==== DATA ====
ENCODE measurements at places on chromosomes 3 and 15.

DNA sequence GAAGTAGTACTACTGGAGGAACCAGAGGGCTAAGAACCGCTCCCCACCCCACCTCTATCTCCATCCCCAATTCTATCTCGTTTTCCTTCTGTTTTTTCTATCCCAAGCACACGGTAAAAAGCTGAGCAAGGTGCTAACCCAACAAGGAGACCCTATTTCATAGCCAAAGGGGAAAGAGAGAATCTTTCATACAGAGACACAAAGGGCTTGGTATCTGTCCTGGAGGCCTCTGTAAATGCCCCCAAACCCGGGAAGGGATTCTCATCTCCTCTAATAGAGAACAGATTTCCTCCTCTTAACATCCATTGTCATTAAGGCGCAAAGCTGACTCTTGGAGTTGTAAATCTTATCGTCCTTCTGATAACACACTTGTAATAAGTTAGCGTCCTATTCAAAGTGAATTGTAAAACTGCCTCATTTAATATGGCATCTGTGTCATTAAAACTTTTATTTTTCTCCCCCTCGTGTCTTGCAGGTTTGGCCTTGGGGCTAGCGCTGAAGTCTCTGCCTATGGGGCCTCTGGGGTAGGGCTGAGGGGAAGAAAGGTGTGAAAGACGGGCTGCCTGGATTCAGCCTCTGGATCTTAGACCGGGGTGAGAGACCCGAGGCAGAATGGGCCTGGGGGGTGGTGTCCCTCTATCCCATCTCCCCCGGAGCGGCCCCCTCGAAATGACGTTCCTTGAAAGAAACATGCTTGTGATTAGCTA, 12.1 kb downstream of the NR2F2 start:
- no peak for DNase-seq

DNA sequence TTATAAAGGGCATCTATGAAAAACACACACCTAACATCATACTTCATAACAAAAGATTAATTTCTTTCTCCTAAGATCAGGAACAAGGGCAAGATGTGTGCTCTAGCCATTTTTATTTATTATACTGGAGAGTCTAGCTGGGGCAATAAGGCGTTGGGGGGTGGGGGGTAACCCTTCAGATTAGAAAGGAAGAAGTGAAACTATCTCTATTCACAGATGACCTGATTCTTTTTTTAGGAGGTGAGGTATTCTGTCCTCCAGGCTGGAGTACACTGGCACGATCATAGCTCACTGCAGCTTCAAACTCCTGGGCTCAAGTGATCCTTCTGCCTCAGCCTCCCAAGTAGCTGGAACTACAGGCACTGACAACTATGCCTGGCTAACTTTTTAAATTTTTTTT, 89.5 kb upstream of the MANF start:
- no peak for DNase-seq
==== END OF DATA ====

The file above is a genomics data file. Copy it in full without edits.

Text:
ENCODE measurements at places on chromosomes 3 and 15.

DNA sequence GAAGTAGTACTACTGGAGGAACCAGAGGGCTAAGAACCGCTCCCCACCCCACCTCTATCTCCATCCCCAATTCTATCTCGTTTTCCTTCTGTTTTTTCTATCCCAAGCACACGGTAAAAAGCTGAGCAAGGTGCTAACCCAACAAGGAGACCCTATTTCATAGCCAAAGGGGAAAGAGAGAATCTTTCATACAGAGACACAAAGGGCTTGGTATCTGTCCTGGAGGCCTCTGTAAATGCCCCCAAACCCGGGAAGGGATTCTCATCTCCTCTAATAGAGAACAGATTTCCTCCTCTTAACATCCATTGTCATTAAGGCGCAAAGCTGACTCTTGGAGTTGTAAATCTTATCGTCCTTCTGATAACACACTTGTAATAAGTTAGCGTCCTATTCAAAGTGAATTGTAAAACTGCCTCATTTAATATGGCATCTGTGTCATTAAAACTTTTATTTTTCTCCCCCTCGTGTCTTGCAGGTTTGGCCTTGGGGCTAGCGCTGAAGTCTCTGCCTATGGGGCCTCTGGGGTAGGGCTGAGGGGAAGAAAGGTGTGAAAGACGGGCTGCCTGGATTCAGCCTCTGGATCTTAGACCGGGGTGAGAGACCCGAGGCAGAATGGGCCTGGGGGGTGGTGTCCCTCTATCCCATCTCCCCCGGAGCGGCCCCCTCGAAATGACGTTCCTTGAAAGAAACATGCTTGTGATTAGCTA, 12.1 kb downstream of the NR2F2 start:
- no peak for DNase-seq

DNA sequence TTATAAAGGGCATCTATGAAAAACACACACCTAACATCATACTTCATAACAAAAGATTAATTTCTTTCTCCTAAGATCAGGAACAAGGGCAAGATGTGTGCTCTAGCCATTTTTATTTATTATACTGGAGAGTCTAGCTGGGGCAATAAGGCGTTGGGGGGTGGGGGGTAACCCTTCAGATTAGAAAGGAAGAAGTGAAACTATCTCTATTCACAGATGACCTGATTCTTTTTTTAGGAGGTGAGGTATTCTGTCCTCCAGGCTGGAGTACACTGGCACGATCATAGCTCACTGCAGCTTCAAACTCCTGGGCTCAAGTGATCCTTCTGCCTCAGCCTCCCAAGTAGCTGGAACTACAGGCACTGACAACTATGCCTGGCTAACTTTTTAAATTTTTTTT, 89.5 kb upstream of the MANF start:
- no peak for DNase-seq